By means of immunofluorescent methods it has been shown that sera from children with ulcerative colitis contain antibodies which react with fetal colon cells in tissue culture. 5 out of 13 sera from patients reacted positively when tested for staining antibodies while 12 sera from healthy individuals yielded negative results. The specificity of the staining reactions was confirmed by inhibition experiments. The staining capacity of various sera was correlated to their hemagglutinating titer when tested against phenol-water extracts of human colon.
The presence of blood group substances of the ABO system on fetal colon cells in tissue culture could be demonstrated by application of fluorescent H agglutinins from eel. Cross-inhibition experiments indicated that the H agglutinins stained colon antigens which were different from those reacting with the antibodies of ulcerative colitis sera.
The reactivity of cultured fetal colon cells with the antibodies in ulcerative colitis sera was retained for up to 12 days, with optimal staining at 4 to 5 days. Reactivity with H agglutinins was present for a longer period, sometimes more than 20 days.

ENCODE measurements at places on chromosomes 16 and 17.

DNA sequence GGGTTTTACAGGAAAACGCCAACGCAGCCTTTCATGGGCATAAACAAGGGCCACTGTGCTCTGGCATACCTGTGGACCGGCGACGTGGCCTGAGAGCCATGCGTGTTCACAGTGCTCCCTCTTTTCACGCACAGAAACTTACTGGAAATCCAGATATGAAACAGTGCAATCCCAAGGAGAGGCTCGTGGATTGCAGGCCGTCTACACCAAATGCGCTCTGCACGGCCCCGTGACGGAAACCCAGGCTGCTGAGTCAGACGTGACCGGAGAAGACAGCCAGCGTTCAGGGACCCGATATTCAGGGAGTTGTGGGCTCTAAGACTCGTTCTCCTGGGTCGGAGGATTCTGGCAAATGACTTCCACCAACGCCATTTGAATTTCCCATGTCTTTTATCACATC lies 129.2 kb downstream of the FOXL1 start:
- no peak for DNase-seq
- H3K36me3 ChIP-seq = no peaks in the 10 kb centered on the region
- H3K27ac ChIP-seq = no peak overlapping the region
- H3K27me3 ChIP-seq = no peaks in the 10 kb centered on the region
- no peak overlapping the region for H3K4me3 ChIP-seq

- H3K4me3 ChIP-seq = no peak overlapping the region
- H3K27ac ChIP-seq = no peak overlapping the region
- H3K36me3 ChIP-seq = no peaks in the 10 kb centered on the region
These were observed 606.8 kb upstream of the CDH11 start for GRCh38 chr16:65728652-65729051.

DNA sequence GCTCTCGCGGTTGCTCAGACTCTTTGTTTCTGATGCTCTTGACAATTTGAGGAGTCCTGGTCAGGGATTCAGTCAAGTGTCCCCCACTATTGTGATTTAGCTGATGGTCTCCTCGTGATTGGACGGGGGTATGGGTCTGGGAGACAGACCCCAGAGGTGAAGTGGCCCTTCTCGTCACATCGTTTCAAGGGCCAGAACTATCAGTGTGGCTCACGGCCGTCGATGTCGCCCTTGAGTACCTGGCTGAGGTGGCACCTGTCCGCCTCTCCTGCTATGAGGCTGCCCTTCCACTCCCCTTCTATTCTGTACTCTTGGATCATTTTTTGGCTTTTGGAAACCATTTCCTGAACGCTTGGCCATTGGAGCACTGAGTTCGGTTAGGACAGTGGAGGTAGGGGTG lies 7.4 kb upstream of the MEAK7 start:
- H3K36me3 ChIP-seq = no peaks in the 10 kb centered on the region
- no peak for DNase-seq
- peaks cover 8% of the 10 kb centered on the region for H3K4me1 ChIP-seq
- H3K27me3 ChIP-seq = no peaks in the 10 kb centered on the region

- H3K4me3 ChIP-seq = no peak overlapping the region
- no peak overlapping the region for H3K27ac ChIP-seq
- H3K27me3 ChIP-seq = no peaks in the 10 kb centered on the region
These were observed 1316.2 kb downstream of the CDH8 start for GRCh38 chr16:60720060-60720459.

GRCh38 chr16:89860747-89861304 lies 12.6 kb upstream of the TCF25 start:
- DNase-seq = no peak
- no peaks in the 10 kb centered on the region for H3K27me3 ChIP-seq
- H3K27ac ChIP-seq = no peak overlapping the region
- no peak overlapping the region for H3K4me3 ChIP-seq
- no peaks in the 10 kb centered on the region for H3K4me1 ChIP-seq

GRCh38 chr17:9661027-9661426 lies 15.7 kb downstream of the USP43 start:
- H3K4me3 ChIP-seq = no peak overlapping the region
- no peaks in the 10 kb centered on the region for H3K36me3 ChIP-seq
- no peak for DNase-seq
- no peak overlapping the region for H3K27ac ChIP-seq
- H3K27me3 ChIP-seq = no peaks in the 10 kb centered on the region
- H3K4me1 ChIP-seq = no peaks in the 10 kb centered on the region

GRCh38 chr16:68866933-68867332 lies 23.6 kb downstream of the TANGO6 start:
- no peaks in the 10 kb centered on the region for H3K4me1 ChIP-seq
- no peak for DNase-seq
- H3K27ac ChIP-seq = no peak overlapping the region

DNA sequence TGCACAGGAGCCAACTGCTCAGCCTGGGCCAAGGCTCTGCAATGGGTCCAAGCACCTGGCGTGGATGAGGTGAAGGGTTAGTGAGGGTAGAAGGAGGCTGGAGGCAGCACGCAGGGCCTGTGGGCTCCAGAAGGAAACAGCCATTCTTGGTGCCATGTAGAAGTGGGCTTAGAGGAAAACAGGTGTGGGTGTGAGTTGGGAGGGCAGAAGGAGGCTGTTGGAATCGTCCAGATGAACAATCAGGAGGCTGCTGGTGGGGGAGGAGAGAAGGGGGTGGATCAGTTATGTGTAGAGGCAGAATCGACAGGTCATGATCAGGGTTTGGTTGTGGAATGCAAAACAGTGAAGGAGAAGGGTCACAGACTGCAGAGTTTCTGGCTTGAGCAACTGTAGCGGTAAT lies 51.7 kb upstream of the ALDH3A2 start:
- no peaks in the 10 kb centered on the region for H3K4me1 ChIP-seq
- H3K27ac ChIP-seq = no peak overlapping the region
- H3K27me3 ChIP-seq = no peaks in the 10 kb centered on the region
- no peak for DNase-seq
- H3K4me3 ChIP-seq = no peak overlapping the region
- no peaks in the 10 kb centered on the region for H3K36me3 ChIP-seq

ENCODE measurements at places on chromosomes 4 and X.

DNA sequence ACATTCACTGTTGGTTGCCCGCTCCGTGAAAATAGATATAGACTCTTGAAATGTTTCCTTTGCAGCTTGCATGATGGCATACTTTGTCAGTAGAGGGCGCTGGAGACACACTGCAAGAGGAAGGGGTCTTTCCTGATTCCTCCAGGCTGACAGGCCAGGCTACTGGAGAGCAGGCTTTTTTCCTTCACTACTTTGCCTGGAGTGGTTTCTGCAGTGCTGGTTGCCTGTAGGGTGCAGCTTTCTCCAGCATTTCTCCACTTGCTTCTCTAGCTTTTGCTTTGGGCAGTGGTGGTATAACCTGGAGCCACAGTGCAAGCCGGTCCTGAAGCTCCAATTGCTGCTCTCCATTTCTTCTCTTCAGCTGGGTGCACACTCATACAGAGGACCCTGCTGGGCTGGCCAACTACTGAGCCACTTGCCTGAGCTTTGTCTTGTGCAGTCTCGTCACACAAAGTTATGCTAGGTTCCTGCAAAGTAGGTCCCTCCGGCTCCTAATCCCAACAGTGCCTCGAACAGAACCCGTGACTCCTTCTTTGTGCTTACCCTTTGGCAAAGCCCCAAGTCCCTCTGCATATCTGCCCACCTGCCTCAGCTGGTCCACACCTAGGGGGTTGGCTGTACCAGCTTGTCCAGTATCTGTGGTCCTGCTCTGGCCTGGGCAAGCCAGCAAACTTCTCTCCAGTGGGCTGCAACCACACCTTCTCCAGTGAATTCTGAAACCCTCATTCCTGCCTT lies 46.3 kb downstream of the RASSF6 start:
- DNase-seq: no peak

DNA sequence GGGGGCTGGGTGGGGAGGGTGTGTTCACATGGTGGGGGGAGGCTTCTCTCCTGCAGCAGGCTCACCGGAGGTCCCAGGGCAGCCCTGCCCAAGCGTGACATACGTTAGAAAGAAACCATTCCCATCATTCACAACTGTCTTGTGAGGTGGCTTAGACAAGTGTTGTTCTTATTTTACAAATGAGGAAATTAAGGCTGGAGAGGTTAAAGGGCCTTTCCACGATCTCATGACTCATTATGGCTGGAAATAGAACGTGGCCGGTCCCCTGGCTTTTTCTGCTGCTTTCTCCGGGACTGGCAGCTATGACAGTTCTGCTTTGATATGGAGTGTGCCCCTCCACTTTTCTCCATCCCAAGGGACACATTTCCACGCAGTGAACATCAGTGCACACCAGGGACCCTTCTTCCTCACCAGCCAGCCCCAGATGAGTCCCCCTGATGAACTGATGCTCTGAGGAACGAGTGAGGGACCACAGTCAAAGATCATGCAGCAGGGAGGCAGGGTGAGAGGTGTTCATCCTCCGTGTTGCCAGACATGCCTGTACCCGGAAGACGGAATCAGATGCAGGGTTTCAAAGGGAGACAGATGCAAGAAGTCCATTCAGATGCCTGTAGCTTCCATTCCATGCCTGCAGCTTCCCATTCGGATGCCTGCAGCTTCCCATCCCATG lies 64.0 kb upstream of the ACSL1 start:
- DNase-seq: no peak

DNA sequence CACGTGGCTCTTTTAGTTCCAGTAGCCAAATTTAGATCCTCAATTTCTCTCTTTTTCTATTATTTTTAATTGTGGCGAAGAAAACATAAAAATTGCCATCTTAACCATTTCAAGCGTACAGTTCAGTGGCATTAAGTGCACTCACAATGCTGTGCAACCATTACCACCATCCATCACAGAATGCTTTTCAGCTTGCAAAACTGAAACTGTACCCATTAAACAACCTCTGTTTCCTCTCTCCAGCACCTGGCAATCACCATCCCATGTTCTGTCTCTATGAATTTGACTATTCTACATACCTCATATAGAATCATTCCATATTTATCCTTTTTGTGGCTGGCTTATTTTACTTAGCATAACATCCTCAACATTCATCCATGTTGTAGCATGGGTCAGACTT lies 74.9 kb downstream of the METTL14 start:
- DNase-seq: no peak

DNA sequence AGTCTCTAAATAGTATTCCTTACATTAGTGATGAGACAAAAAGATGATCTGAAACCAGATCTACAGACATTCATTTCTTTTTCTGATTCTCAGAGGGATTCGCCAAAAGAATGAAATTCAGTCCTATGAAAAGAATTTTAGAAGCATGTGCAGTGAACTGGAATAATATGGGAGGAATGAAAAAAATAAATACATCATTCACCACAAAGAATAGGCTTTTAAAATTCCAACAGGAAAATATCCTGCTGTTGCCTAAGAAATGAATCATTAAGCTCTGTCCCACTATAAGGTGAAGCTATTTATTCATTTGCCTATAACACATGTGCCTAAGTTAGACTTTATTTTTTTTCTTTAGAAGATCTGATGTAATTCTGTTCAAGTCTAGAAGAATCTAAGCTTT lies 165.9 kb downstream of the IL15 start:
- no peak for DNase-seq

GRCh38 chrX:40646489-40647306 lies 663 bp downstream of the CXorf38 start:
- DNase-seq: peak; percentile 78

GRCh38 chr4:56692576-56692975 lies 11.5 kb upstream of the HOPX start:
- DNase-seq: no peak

Although antigen could be shown to be present on fetal colon cells in tissue culture, exposure of the culture, in the presence of fresh guinea pig serum, to sera from patients with ulcerative colitis did not lead to any visible cytotoxic damage. In order to investigate the possible cytotoxic effect of the sera with a more sensitive technique, freshly explanted fetal colon was dispersed by trypsinization and the cells labeled with 32P-orthophosphate. Subsequently, these cells were exposed to sera, in a final concentration of 30 per cent, from patients or healthy controls in the presence of fresh guinea pig serum (final concentration 15 per cent). Approximately 20 per cent of the cellular isotope was released into the medium within 150 minutes of incubation, but the release was the same in the samples treated either with patients' sera or normal control sera. Thus, under the present conditions, the patients' sera did not exert any specific cytotoxic action on colon cells.